This is a common cause of medical and dental malpractice, because doctors cannot have just any doctor take over their duties. For example, an ophthalmologist cannot turn over a complicated eye case to a family doctor. They must arrange for another qualified, eye specialist to cover for them. A lot of malpractice cases arise because a doctor may go away and does not leave anyone covering for them, or have their answering service refer patients to a hospital ER, which may not be adequately staffed. When that happens and something goes wrong, the doctor is liable, and the hospital may also be liable for accepting a patient that its ER was not equipped to treat. The doctor on duty in the ER must call in a qualified specialist, if one is available, or refer the patient to another hospital where the patient can receive appropriate care. The ER doctor is only justified in attempting treatment if there is not a qualified specialist available, and no other hospital is within reasonable distance, considering the patient’s condition.

Thousands of patients suffer due to medical and dental malpractice, and do not get the compensation they deserve. If you are a victim of malpractice, or your client is a victim of malpractice, contact JD.MD, Inc., today at 800-225-5363. We can provide you with an initial case evaluation or an expert’s opinion.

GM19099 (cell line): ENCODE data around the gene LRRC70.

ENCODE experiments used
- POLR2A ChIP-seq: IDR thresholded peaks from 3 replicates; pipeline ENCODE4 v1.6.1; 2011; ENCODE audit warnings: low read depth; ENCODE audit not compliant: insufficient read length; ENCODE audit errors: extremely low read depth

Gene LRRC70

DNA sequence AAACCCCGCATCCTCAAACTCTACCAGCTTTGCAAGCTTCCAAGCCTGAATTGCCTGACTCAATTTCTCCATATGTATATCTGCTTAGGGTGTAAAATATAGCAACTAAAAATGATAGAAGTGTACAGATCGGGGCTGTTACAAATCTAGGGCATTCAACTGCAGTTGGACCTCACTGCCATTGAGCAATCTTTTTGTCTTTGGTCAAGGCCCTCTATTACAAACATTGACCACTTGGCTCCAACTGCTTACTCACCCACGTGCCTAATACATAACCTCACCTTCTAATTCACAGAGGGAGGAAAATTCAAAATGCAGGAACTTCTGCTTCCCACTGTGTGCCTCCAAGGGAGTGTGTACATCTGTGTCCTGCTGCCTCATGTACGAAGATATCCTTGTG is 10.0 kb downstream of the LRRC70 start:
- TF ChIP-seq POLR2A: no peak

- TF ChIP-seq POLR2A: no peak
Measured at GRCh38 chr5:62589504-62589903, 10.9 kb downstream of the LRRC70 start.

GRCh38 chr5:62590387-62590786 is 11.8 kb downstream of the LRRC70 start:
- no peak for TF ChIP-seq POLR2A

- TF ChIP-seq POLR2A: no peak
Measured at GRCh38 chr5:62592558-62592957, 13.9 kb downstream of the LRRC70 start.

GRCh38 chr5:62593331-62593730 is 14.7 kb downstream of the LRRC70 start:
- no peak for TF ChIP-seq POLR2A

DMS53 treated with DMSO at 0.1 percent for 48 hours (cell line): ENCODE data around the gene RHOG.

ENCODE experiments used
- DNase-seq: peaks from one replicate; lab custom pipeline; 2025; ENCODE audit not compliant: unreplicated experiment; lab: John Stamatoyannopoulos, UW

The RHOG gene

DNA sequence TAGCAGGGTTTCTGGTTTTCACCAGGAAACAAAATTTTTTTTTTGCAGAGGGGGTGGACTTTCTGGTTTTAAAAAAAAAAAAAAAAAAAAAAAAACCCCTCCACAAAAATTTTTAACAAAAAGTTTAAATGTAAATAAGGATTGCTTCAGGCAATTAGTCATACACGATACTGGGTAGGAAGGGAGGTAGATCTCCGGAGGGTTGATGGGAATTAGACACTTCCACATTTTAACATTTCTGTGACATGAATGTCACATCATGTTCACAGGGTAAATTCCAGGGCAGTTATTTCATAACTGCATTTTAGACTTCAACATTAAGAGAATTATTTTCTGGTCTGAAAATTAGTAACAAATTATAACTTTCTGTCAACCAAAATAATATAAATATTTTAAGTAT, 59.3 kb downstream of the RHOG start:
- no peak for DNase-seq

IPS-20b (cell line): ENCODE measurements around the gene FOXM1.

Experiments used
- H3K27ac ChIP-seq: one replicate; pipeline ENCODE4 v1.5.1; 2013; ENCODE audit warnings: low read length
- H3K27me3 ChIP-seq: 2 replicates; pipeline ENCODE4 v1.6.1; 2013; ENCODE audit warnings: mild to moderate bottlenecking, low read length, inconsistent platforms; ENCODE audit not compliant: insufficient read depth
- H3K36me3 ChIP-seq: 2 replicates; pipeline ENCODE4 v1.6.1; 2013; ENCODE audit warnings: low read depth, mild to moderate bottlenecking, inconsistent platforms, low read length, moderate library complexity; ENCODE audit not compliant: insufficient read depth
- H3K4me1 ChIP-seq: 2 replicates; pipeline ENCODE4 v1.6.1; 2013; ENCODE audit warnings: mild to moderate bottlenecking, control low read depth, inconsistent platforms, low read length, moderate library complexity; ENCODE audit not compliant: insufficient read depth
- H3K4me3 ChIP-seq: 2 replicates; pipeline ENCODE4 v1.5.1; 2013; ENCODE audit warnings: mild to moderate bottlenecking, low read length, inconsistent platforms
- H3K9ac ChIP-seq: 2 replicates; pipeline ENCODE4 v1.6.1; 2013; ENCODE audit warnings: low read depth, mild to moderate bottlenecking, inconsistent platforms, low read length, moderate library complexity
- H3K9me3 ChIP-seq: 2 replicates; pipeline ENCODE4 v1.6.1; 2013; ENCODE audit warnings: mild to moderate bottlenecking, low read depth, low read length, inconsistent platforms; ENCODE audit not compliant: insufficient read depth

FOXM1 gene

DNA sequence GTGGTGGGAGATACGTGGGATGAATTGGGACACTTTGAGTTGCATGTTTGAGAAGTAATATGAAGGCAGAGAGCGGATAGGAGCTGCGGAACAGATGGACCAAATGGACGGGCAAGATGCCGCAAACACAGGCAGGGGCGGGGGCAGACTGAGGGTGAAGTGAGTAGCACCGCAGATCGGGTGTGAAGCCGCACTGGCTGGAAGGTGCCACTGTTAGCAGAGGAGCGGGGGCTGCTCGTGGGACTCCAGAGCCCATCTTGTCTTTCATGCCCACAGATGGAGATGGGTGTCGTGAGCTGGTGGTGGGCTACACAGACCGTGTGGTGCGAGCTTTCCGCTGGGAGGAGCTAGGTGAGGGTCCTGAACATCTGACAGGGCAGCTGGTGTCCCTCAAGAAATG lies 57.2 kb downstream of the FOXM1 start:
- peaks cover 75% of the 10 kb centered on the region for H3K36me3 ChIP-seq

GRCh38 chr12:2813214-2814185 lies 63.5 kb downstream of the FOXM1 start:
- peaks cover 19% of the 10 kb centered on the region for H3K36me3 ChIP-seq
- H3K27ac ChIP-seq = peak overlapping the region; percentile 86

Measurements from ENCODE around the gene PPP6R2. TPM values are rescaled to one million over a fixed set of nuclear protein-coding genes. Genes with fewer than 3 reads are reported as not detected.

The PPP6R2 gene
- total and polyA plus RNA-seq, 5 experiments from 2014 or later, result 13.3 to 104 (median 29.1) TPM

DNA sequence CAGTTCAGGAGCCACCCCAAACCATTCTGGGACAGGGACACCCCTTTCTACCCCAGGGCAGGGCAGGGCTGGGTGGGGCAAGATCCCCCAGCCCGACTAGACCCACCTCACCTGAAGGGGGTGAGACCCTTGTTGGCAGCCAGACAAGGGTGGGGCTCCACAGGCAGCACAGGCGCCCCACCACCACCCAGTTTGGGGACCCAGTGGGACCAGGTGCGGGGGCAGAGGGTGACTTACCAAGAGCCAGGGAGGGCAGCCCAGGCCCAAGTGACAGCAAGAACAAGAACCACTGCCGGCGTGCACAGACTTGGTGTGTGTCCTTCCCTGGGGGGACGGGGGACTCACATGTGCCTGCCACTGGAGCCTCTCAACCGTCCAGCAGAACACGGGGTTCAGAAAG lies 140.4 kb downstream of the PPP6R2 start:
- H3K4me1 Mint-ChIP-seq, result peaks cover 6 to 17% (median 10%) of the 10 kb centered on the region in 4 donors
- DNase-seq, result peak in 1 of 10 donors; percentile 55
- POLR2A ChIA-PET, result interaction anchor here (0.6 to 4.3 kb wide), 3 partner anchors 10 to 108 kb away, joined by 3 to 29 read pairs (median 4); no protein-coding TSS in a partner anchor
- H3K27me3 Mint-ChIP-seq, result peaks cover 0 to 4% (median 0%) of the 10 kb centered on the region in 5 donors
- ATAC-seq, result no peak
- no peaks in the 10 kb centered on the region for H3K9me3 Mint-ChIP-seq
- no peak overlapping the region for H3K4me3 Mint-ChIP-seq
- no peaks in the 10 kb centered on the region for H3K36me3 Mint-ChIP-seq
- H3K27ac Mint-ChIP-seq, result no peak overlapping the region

Requirements for a Doctor Patient Relationship

May 15th, 2013

With any doctor patient relationship, there should be mutual respect and trust between the two parties. Support is provided to the patient through open and honest discussion where diagnoses and treatment plans can be made and activated.

Unfortunately, this is not always the case, and many patients find themselves victims of medical or dental malpractice.

The following will help you to better understand a successful doctor patient relationship:

1. A Promise of Care in Return for Consideration

A doctor will take you into his care, then advise and treat you in return for payment or promise of payment, whether you actually pay or not.

2. A Promise of Care Creating Justifiable Reliance

A doctor on a camping trip promised his friend that his chest pain was not serious, and the friend relied on the doctor’s promise, to his detriment – the friend had a heart attack.

However, a promise of care with no consideration or reliance does not create a doctor patient relationship, such as a doctor giving advice at a social function, if you did not pay the doctor or take his advice.

With no doctor patient relationship established, the doctor cannot be responsible for any illness or injuries caused to you, since they were not caused by his advice.